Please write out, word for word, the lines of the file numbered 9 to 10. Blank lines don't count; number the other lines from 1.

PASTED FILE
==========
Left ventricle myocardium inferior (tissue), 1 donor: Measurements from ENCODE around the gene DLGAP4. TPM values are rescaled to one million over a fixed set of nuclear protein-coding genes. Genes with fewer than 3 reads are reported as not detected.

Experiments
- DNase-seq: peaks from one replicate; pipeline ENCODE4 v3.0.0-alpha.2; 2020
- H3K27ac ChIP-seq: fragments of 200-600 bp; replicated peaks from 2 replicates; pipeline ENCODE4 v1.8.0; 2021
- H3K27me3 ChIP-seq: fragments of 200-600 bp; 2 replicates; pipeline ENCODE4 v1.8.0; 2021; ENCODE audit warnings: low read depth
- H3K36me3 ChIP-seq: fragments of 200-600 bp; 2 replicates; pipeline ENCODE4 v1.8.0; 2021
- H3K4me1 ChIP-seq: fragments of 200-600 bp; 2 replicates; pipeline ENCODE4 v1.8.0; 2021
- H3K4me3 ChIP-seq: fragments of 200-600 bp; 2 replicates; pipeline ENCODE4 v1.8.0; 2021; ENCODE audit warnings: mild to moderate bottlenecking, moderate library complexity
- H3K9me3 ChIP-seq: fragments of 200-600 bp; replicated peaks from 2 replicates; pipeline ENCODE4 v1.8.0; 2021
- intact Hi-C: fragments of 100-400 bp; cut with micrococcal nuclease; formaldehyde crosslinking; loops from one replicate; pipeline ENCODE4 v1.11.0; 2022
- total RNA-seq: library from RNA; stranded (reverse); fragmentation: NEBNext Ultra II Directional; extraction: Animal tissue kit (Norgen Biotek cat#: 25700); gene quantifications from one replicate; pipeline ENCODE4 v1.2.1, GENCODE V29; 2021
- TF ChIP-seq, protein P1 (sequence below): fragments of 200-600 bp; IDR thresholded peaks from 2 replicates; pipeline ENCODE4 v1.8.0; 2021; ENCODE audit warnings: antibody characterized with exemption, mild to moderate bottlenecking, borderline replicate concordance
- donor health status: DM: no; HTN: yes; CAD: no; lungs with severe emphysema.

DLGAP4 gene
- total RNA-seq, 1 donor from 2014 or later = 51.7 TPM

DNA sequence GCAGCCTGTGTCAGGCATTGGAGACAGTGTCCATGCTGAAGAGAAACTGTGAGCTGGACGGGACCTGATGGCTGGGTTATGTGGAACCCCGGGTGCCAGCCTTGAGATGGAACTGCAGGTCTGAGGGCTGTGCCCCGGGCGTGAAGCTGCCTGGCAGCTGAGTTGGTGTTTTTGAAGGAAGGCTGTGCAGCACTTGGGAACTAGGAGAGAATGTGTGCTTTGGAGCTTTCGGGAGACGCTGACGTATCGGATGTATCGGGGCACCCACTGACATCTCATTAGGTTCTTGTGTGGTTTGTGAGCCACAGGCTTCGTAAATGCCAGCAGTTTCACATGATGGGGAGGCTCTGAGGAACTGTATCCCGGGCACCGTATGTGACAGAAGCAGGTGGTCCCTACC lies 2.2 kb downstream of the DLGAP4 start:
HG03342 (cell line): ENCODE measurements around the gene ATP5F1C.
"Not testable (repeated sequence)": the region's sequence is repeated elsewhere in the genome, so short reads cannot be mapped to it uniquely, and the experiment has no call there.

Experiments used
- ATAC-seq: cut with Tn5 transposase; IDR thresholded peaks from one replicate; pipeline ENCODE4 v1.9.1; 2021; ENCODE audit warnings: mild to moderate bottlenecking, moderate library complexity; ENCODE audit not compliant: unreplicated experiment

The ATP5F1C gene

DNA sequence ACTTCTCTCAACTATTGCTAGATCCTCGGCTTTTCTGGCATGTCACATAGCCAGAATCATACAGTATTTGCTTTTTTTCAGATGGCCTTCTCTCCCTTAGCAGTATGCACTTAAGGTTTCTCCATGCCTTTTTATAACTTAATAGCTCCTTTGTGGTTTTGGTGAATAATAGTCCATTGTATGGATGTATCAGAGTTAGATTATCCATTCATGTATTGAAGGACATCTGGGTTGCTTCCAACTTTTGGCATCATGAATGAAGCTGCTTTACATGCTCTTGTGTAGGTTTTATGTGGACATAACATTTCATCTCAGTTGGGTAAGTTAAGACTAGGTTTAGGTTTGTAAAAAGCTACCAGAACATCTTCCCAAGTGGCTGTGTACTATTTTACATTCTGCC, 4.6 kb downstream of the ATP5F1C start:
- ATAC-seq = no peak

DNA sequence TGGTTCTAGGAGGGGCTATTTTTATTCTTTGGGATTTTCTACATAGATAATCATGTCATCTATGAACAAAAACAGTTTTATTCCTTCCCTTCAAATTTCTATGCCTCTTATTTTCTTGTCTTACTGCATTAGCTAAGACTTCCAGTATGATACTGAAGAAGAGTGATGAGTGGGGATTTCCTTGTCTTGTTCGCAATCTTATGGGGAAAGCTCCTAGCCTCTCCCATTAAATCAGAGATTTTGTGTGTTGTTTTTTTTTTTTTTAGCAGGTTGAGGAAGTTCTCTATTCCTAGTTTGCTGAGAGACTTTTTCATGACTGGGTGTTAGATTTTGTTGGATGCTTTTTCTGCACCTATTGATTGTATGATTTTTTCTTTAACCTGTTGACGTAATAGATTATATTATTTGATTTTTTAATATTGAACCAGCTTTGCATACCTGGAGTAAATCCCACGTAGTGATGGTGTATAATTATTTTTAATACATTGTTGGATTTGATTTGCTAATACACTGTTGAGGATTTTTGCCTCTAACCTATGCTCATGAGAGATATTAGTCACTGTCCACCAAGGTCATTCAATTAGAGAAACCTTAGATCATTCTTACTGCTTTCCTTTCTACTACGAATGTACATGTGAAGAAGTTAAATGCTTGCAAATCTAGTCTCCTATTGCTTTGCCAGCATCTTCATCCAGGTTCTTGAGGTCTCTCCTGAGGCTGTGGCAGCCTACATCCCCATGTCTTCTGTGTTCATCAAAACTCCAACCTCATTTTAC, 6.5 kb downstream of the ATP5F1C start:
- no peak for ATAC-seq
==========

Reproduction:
- H3K9me3 ChIP-seq: fragments of 200-600 bp; replicated peaks from 2 replicates; pipeline ENCODE4 v1.8.0; 2021
- intact Hi-C: fragments of 100-400 bp; cut with micrococcal nuclease; formaldehyde crosslinking; loops from one replicate; pipeline ENCODE4 v1.11.0; 2022